A welcome survey of a region that remains little known, even if it now often figures in the daily news.
First came news that the Aral Sea was drying up, then that great oil reserves beckoned east of the post-Soviet Caspian, then that the Taliban were blowing up anything they didn’t approve of in Afghanistan. Whitlock, a BBC World Service correspondent, was on the ground for a number of such events, and her thorough overview of the many lands west of China, east of Iran, and south of Russia is full of luminous facts and interpretations that help explain them. Before the arrival of the Soviets and the demarcation of Central Asia into various ethnic enclaves, for instance, “ordinary people of Bukhara and Ferghana rarely used the words ‘Uzbek’ or ‘Tajik,’ except, perhaps, when tempers were up in a bazaar row”; after the 1920s, however, race consciousness became ever more important, and to disastrous ends. Afghanistan’s king at the time, of a modernizing temper, opened the door to outsiders, which, as an unintended consequence, led to a minor Soviet invasion in 1929—and, Whitlock adds, the first use of Red Army paratroopers. A later Soviet invasion, in 1979, was never approved by the full Politburo; only “a coterie of generals and perhaps four members” ever made the decision to send in the Red Army, which of course changed world history. And so on. A lively writer, Whitlock favors an encyclopedic inclusiveness—in the high valleys of the Pamir Mountains, she writes, for instance, “wheat, walnuts, almonds, cherries, pistachios, apricots, peaches, quinces, figs, apples, pears and pomegranates all grow well, and bread, nuts and fruit are important staples”—that sometimes threatens to drown her narrative in data. But given how little Western readers know of the region, what is wanted is just that detailed compendium, and not another travelogue in the Robert Byron vein.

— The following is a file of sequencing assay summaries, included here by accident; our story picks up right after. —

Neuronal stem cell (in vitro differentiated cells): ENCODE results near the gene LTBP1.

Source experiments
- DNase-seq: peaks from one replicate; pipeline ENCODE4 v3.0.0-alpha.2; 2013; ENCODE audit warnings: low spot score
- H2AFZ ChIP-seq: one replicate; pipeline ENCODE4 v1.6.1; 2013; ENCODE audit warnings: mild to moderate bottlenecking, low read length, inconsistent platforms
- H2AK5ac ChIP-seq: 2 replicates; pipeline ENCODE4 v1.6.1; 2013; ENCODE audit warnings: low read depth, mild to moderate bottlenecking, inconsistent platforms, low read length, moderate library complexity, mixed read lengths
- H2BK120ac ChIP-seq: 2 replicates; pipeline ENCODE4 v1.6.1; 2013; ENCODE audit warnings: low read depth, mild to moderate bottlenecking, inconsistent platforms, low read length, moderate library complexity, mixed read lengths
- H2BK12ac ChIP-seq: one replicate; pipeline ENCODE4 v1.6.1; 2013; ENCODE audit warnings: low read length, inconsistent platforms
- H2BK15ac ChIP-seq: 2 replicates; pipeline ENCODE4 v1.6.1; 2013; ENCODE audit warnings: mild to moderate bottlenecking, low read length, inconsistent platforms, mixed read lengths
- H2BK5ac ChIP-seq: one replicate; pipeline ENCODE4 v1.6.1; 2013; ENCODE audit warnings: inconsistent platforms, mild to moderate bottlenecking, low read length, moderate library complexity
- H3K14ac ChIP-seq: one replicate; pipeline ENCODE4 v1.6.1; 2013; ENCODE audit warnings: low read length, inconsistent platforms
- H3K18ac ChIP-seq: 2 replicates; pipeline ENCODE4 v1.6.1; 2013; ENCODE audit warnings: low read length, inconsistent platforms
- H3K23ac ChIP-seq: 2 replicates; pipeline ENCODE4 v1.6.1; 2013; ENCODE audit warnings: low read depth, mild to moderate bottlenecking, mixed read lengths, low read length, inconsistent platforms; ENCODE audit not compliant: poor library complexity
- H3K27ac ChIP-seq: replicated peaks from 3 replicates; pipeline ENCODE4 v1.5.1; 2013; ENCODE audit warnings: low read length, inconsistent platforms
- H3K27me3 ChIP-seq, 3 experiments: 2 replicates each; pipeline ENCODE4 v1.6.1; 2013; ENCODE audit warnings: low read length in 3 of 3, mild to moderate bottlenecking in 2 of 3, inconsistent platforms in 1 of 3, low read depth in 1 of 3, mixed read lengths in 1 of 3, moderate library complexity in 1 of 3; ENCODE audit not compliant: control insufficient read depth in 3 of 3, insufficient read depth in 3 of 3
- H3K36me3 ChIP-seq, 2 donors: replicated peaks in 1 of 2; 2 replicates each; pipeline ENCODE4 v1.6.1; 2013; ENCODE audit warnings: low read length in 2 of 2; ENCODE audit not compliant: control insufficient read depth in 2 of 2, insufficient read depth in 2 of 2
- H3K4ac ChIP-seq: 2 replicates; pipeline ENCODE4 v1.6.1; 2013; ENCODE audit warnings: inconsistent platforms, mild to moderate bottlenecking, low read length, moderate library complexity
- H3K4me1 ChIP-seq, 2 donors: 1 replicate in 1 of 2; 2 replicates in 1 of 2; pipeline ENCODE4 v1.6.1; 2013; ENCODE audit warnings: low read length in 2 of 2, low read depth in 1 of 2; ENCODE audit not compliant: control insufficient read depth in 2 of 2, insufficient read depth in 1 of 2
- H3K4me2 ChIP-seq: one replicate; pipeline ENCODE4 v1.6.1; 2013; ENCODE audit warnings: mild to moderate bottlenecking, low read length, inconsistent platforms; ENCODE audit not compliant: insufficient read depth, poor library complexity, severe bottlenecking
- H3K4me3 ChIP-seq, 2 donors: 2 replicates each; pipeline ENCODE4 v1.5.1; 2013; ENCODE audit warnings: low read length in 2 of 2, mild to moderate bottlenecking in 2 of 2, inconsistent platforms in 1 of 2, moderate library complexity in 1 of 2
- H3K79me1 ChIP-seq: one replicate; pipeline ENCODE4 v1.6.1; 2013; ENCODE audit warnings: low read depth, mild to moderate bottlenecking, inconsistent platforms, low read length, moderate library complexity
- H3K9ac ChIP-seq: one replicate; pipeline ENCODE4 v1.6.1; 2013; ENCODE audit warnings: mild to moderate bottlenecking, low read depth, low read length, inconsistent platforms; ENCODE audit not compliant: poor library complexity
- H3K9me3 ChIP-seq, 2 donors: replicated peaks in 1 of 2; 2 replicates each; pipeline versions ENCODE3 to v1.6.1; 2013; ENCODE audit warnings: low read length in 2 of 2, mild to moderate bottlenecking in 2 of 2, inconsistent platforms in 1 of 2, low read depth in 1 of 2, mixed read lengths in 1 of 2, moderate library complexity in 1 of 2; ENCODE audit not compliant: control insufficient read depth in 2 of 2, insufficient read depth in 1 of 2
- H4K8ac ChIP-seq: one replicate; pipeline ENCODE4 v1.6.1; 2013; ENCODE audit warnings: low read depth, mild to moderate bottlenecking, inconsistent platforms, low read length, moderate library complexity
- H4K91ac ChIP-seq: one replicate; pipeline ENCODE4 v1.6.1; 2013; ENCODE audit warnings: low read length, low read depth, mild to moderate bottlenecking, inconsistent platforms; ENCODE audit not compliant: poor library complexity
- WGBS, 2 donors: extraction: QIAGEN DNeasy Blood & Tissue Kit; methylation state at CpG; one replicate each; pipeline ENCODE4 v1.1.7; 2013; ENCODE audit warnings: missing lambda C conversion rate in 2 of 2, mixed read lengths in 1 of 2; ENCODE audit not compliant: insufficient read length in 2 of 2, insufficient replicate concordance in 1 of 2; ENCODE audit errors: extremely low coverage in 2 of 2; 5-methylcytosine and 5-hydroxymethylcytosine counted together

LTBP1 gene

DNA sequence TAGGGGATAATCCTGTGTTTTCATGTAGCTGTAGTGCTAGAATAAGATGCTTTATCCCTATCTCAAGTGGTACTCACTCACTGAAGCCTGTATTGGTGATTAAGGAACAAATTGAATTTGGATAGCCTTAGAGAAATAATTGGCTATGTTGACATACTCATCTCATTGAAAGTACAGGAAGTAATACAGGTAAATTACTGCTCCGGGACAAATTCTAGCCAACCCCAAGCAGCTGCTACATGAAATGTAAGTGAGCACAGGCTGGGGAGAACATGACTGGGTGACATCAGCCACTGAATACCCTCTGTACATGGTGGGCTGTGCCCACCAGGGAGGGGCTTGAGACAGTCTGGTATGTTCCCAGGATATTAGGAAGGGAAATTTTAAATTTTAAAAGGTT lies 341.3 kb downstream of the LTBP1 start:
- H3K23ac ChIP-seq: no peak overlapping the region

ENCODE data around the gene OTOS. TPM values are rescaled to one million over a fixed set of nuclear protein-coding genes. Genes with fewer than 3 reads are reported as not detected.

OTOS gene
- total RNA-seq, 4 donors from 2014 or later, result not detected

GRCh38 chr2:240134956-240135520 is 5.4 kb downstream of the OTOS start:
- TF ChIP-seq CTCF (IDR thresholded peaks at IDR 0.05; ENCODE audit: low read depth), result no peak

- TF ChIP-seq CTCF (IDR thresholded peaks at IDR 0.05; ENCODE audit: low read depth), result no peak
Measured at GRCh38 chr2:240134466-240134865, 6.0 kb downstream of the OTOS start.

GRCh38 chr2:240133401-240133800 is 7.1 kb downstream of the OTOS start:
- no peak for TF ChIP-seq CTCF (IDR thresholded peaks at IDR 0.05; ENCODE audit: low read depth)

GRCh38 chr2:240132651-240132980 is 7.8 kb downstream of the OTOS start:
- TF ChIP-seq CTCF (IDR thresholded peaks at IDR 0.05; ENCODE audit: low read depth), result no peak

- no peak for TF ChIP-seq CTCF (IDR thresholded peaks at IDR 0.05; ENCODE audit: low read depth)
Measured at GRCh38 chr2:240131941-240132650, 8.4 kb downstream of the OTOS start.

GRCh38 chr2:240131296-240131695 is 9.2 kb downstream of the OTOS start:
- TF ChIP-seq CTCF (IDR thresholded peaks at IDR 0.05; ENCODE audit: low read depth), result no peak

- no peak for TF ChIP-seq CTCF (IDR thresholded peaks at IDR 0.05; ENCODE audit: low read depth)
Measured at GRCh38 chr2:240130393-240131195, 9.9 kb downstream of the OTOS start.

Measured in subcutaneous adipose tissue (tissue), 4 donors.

A sturdy, more complete companion to other recent looks at the area, such as Tom Bissell’s Changing the Sea (p. 786) and Lutz Kleveman’s The New Great Game (p. 952).